Re: Building one's own, was Re: [Classicrendezvous] Tubular Tires


From: "Jill DiMauro" <jpdimauro@starpower.net>
To: "Rick Chasteen" <chasteen@kcaccess.net>, "Russ Fitzgerald" <rfitzger@emeraldis.com>, <classicrendezvous@bikelist.org>
References: <002401c02b02$aadccd20$4d89aad0@comp1> <006701c02b17$ab22ca40$2782b0d1@chasteen>
Subject: Re: Building one's own, was Re: [Classicrendezvous] Tubular Tires
Date: Sat, 30 Sep 2000 18:12:46 -0400


One of the best resources for building wheels is an article by Sheldon Brown. Check out: http://www.sheldonbrown.com

Jill DiMauro
Silver Spring, MD


----- Original Message -----
From: Rick Chasteen
To: Russ Fitzgerald ;


<classicrendezvous@bikelist.org> Sent: Saturday, September 30, 2000 3:50 PM Subject: Re: Building one's own, was Re: [Classicrendezvous] Tubular Tires


> Bicycling Magazine (contrary to its nature) ran an excellent series of
> articles in the early '80s about building and truing wheels. That series,
> along with Brandt's book and a maybe a video are all you need to learn. As
> with most skills, the basics are easy. It's the craftsmanship that takes a
> while to develop.
>
> Believe me, if I can learn to build wheels, anyone can.
>
> Rick Chasteen, in beautiful Kansas City, where the fixed gear is beckoning.
> ---- Original Message -----
> From: Russ Fitzgerald <rfitzger@emeraldis.com>
> To: <classicrendezvous@bikelist.org>
> Sent: Saturday, September 30, 2000 12:08 PM
> Subject: Building one's own, was Re: [Classicrendezvous] Tubular Tires
>
>
> > >Jon Cowden
> > >Ithaca, New York, wrote:
> > >ps Had an interesting interaction with a lbs yesterday. I brought in a
> > >pair of high-flange Superbe Pro hubs, intending to have them built into
> > >some tubulars. The guy took one look at them and said to me that "I
> > >suppose that I could build a completely out of date wheel with those
> > >'things.'"
> >
> > This is one of those really BOB-ish things, I think.
> >
> > I got really pitying looks last year from an area shop when I had them
> build
> > up a set of wheels for my PX-10E. They essentially acted like they were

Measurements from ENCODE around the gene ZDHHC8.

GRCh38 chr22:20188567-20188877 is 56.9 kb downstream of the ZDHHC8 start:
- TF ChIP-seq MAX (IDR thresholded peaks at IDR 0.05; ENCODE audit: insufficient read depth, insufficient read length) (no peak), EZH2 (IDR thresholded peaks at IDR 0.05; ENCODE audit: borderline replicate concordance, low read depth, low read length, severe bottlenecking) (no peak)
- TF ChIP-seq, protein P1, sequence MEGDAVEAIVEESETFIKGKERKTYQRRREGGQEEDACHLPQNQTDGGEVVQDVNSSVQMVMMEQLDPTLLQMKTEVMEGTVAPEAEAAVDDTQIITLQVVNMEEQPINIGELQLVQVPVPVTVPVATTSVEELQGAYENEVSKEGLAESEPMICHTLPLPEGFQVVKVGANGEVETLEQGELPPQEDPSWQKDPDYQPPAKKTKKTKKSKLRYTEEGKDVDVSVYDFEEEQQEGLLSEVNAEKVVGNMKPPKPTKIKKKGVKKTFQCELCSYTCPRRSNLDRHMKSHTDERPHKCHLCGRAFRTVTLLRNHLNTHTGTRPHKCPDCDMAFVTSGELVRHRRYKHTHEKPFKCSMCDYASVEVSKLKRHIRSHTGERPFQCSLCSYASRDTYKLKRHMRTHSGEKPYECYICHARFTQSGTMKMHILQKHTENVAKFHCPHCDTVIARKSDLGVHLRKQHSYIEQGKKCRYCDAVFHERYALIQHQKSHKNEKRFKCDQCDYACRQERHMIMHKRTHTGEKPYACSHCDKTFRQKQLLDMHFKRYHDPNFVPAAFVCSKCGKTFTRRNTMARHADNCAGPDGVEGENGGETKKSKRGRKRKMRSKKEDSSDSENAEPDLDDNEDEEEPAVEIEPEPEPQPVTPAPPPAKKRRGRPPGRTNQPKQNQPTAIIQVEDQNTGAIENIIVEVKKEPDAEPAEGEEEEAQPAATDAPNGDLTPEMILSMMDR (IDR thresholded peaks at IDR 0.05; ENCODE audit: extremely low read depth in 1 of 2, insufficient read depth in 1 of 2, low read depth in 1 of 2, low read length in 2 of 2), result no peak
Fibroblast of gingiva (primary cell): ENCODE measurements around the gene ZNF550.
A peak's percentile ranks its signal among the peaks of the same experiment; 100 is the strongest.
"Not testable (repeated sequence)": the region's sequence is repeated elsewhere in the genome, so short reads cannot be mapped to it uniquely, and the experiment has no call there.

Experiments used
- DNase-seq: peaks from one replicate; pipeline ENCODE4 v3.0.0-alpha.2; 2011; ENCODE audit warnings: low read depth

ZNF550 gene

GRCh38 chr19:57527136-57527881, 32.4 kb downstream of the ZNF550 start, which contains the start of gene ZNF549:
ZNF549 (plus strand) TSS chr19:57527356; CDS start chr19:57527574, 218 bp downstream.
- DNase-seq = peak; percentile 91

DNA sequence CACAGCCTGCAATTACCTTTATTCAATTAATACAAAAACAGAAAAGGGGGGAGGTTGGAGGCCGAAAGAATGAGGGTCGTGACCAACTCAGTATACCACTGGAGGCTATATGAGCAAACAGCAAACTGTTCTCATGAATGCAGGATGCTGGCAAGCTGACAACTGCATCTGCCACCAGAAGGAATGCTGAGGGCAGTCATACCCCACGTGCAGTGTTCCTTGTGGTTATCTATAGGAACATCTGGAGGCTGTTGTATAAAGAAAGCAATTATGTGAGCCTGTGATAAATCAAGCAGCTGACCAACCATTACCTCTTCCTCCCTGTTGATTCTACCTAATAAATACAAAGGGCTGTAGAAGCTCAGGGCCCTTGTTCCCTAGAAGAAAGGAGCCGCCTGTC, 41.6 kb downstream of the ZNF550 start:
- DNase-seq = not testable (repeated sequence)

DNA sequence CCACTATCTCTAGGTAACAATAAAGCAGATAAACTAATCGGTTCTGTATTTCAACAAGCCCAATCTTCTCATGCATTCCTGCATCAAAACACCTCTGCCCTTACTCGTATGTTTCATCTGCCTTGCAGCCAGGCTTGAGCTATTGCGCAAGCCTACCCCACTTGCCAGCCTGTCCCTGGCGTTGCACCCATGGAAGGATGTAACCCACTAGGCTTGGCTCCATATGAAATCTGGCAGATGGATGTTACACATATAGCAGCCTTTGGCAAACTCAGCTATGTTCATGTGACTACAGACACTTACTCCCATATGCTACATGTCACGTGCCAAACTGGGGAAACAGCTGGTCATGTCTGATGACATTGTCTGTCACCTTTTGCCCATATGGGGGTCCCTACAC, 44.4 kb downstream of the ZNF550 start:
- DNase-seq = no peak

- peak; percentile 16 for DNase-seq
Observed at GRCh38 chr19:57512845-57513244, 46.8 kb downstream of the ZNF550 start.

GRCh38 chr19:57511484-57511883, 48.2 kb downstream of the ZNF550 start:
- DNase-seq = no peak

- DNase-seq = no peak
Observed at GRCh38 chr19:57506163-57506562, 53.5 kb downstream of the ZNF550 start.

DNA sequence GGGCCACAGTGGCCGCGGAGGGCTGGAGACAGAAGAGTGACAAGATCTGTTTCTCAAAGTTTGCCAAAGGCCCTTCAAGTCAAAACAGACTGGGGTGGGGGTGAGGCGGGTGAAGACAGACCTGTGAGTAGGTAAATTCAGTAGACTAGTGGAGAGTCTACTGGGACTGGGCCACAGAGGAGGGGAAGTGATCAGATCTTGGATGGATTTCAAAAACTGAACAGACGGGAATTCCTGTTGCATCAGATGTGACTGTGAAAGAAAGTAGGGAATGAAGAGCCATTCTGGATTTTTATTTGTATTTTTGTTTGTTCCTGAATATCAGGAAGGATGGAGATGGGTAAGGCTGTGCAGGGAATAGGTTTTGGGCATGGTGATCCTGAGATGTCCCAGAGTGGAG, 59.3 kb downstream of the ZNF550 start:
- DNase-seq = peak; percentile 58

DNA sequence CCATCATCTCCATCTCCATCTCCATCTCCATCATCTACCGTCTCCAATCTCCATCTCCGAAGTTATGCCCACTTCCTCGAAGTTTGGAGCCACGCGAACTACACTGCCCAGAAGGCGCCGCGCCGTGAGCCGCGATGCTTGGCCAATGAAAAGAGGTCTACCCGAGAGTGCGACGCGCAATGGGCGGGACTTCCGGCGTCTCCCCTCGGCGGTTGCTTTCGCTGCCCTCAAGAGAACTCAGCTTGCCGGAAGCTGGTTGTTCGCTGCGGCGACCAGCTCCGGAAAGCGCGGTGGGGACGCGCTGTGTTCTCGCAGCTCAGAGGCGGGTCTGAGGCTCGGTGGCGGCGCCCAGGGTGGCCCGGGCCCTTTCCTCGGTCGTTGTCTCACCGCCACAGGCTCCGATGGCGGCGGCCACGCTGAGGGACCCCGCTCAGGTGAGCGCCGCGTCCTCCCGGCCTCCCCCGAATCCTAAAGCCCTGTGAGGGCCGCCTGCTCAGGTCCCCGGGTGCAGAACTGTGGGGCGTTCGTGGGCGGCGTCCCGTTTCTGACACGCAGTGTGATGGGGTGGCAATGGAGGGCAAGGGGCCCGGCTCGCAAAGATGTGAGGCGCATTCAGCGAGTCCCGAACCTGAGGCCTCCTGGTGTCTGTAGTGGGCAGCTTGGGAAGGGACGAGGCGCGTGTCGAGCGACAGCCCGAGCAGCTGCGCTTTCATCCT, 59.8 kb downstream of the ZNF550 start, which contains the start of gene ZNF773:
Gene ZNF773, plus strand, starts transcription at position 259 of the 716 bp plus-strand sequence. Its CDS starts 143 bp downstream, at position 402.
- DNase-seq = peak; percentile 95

> > doing me a favor, and the build quality was not all that good - despite
> the
> > fact that the shop has been around forever, and the wheel builder (a
> former
> > racer) is roughly a contemporary of mine.
> >
> > This spring, I decided it was time to learn to build wheels. I borrowed a
> > copy of Jobst Brandt's book, and the in-town LBS worked out what length
> > spokes I needed. I kept the book open in front of me as I laced them up -
> > amazing what happens when one can read, isn't it? I will freely confess I
> > took the built wheels to the LBS for final truing and tensioning ... but
> > they turned out great, at least by my standards.
> >
> > I built a second set of wheels this summer for a friend's bike. This
> time,
> > the LBS manager let me use the truing stand to adjust, tension and final
> > true the wheels. They've held up beautifully so far, and I've got the
> bug.
> >
> > I won't deny that the numerous wheelbuilders on this list can no doubt do
> a
> > better job than I can, in probably a quarter of the time. But there is
> > something distinctly satisfying about building one's own wheels. For
> those
> > of us who will probably never build a frame, it's something of a
> milestone.
> > I rank building one's own wheels up there with assembling one's own bike
> > from the bare frame out as one of life's little delights - but then, I do
> it
> > for fun.
> >
> > Russ Fitzgerald
> > Greenwood SC
> > rfitzger@emeraldis.com